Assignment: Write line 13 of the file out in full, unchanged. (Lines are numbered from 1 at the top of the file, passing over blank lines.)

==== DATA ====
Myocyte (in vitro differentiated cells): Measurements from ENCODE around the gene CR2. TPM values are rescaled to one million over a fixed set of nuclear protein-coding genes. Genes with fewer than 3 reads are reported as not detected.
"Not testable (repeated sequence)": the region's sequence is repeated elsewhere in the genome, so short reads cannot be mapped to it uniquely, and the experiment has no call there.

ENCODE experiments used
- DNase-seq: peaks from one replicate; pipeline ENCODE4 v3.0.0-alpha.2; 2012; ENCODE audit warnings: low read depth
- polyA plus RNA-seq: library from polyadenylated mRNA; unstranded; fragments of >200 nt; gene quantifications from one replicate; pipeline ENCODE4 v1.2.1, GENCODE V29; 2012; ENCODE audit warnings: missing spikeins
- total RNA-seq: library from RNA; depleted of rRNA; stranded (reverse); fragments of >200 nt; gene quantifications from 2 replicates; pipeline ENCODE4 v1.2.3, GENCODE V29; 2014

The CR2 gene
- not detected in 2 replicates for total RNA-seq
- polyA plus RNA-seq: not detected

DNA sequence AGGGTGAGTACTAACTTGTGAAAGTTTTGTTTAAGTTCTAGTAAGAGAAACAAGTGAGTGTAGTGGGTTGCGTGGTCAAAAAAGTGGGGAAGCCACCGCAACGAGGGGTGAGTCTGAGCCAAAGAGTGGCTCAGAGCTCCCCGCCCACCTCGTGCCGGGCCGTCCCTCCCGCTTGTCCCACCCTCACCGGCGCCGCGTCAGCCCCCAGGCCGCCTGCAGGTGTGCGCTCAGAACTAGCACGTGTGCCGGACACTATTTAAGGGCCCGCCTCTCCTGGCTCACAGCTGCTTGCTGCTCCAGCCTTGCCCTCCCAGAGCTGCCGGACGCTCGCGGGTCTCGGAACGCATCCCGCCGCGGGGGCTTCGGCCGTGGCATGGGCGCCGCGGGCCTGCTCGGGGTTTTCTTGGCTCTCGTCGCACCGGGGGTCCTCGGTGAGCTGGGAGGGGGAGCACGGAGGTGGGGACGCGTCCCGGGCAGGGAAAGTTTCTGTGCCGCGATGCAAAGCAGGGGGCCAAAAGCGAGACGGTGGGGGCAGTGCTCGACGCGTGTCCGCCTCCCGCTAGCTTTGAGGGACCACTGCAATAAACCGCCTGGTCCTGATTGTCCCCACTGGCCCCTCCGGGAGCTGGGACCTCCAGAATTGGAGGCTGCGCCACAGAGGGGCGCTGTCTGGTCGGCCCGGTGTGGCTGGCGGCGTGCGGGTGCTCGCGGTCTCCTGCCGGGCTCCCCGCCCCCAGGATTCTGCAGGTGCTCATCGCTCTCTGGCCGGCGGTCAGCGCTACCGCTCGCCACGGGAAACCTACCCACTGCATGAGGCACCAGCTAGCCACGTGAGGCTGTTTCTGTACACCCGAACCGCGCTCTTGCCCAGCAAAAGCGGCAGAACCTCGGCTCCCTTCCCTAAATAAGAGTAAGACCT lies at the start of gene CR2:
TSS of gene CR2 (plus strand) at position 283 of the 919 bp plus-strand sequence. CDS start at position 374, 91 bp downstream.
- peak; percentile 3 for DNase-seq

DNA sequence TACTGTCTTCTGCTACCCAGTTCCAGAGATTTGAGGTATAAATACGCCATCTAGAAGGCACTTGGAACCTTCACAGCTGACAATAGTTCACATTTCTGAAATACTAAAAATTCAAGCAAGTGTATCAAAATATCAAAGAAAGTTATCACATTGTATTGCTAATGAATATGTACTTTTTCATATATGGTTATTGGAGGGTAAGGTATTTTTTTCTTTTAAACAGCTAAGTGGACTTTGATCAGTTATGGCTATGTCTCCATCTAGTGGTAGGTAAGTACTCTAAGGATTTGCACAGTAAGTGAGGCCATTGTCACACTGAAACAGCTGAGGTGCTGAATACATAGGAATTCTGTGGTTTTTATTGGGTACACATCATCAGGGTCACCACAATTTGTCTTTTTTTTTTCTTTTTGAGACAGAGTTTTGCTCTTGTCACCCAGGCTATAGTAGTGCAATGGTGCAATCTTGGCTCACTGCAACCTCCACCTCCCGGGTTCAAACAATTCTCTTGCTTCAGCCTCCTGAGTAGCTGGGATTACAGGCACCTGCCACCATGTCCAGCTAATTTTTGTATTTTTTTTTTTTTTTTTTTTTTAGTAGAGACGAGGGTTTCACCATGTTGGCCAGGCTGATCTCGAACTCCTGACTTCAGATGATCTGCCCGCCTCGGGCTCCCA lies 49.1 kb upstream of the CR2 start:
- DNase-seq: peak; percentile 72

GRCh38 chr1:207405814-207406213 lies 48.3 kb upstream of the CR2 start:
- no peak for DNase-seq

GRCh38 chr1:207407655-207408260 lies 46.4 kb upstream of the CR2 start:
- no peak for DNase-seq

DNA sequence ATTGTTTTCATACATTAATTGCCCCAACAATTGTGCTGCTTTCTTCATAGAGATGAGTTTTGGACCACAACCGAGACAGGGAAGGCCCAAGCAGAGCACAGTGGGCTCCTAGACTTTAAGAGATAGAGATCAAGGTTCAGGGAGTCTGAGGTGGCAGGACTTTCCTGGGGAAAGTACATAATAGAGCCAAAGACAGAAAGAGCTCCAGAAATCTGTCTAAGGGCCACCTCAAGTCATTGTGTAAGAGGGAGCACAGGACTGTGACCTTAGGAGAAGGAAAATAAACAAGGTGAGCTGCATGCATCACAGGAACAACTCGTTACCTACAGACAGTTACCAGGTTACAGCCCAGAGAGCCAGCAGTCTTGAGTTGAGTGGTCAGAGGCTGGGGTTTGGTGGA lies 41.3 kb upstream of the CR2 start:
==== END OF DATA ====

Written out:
DNA sequence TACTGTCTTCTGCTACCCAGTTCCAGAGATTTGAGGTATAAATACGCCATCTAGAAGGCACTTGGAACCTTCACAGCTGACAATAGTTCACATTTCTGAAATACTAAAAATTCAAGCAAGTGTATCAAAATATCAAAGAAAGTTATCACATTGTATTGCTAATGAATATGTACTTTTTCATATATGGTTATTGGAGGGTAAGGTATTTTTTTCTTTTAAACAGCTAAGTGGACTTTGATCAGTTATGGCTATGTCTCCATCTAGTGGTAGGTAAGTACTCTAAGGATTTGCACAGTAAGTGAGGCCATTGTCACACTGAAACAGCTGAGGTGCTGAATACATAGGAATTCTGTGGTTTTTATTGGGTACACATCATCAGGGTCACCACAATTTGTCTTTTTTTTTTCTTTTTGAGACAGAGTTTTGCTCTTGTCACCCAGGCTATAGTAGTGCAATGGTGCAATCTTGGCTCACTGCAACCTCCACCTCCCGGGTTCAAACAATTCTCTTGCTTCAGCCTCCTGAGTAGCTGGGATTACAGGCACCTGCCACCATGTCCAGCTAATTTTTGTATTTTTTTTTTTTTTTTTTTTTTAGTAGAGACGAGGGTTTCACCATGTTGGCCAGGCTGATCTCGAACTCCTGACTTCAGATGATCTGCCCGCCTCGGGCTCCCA lies 49.1 kb upstream of the CR2 start: